• When you make a statement that you know isn’t privileged.
  • When you make a statement that is said with the intent to do harm or cause an injury.

The Legal Consequences Of Slander

In California, slander is a civil, not a legal matter. It’s also a case that’s tricky to defend. In this case, the individual who filed the charges has to prove their case. In order to convince a judge to rule against you, they have to prove without a shadow of a doubt that you knew that whatever you said was untrue and that you made the statement knowing that it would harm the individual’s emotions, reputation, or business.

In addition to proving that you did in fact deliberately make slanderous comments, the person who files the charges against you also has to prove to the court that they sustained damages that you should reimburse them for. In addition to actual damages, the filer will also likely seek money to cover their emotional trauma.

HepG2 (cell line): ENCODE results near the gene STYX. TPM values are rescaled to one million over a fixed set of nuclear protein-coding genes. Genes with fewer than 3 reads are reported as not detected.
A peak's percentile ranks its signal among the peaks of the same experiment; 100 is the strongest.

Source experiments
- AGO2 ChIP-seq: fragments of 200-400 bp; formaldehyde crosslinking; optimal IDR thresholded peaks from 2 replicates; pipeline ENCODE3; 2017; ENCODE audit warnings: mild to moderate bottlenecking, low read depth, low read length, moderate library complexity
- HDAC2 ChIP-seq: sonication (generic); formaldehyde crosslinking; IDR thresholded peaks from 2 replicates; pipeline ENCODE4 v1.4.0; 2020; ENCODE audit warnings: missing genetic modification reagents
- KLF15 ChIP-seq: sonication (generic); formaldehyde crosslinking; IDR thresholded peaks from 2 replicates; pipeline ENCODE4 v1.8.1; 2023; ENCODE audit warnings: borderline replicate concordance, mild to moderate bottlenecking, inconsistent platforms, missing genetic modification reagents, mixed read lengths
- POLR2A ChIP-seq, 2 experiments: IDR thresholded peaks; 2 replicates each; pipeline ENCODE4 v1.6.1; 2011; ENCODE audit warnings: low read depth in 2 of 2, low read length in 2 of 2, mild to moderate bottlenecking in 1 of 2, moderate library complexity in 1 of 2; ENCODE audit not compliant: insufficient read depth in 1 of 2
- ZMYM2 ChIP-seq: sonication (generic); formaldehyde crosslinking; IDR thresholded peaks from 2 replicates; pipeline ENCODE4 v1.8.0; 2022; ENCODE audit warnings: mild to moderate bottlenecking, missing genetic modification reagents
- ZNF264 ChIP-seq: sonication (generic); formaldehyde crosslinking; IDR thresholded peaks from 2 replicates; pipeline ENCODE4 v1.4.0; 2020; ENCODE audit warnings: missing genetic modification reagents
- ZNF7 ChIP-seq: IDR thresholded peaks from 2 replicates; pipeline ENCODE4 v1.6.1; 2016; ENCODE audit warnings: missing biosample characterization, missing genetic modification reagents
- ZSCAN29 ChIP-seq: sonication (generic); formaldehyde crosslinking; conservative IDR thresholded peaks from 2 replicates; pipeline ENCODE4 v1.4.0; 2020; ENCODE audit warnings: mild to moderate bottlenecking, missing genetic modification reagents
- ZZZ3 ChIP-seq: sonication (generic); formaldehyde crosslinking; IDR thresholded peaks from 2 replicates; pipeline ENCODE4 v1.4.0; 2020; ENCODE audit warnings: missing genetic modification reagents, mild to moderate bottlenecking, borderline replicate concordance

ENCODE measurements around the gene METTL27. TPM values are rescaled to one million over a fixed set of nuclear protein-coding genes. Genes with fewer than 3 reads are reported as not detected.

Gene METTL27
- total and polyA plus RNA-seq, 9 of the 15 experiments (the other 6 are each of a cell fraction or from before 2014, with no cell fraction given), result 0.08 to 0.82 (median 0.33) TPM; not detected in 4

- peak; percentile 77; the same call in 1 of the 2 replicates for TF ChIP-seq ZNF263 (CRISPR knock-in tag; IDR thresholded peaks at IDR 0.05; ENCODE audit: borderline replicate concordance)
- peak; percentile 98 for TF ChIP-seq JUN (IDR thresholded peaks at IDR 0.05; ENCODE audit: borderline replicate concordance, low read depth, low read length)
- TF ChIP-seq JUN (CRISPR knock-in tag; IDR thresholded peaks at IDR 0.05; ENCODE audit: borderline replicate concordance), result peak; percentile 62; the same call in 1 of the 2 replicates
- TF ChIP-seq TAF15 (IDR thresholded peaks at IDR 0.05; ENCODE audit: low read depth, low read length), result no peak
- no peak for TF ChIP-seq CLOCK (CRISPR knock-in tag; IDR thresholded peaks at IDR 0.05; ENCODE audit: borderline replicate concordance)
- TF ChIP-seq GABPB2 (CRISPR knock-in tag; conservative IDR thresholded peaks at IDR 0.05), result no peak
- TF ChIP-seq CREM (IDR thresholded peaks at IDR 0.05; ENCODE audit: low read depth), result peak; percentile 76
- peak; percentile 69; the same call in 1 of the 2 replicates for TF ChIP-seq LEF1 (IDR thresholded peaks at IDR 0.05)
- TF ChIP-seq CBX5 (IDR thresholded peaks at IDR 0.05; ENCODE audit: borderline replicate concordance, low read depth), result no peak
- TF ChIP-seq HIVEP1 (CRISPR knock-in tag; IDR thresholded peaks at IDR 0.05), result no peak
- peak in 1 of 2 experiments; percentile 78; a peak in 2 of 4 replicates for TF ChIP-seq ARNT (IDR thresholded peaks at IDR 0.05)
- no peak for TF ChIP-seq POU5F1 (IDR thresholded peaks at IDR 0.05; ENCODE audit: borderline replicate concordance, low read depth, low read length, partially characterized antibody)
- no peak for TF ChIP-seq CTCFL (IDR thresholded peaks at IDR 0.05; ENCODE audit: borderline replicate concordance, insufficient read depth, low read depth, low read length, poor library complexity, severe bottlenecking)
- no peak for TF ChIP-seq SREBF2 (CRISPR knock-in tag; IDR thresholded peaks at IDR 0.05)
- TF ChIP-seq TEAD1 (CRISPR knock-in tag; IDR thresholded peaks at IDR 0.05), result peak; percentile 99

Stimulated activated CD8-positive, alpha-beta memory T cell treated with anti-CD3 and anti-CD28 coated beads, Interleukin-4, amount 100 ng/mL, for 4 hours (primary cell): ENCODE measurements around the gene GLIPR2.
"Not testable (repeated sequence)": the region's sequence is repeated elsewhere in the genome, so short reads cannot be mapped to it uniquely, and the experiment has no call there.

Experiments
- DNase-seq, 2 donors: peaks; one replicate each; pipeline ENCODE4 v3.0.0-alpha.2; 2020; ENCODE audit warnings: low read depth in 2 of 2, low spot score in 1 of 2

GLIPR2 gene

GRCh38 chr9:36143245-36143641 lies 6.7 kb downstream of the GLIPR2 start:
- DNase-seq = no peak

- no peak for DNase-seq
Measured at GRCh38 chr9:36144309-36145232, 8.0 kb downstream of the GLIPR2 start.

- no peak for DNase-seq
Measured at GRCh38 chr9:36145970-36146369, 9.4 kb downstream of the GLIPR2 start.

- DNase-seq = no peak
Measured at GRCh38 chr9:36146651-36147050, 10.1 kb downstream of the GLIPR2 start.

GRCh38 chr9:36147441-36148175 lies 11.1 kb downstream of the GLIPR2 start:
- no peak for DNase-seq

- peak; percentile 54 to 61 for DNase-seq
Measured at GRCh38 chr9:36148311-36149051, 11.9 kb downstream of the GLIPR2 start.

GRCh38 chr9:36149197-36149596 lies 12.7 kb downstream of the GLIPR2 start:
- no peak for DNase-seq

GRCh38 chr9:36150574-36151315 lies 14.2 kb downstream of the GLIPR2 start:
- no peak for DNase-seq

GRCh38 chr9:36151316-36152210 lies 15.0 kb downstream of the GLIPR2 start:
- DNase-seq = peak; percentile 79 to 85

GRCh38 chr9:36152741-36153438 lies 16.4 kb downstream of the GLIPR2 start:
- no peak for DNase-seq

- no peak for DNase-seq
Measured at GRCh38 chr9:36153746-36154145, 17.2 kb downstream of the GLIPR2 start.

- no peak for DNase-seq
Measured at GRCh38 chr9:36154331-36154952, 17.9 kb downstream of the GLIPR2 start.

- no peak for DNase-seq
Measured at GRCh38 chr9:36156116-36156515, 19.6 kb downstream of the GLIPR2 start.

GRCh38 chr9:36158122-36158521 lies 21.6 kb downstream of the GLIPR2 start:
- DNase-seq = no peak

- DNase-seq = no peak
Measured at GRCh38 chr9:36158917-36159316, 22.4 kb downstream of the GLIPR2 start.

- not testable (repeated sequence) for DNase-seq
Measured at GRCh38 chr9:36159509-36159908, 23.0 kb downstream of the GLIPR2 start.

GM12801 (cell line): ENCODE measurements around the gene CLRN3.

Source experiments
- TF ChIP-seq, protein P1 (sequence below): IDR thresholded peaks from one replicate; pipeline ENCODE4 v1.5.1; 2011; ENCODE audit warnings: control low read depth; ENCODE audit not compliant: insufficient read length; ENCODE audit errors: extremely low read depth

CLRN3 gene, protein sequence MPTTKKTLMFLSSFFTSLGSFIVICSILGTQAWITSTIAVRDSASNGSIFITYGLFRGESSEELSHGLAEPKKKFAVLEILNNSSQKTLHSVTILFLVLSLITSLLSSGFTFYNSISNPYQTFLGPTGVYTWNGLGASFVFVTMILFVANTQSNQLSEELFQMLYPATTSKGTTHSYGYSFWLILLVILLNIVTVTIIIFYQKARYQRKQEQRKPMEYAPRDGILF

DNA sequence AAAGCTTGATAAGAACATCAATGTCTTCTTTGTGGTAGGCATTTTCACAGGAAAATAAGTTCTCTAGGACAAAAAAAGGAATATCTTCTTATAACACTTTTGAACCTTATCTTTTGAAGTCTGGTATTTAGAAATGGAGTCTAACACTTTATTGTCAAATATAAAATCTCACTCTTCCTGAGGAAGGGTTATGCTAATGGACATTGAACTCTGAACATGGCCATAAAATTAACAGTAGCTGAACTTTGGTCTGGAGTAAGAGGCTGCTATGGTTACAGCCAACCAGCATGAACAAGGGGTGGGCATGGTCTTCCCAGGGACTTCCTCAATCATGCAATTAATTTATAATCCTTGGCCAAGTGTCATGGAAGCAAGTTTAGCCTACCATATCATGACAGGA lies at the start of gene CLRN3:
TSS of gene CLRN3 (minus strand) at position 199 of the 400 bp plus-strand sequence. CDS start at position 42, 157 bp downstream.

The best way to avoid getting into a slander dispute with someone is to make sure you never say anything that you aren’t able to prove. If you’re unsure about the validity of a statement, it’s in your best interest to keep it to yourself. 

 

When Does A Prank Go Too Far?

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pranks-gone-too-far1

Most of us have been involved in pranks, both as the person pulling the prank on another and as someone who has been pranked. In most cases, the pranks are fun and no one is emotionally or physically hurt, but there is always an exception.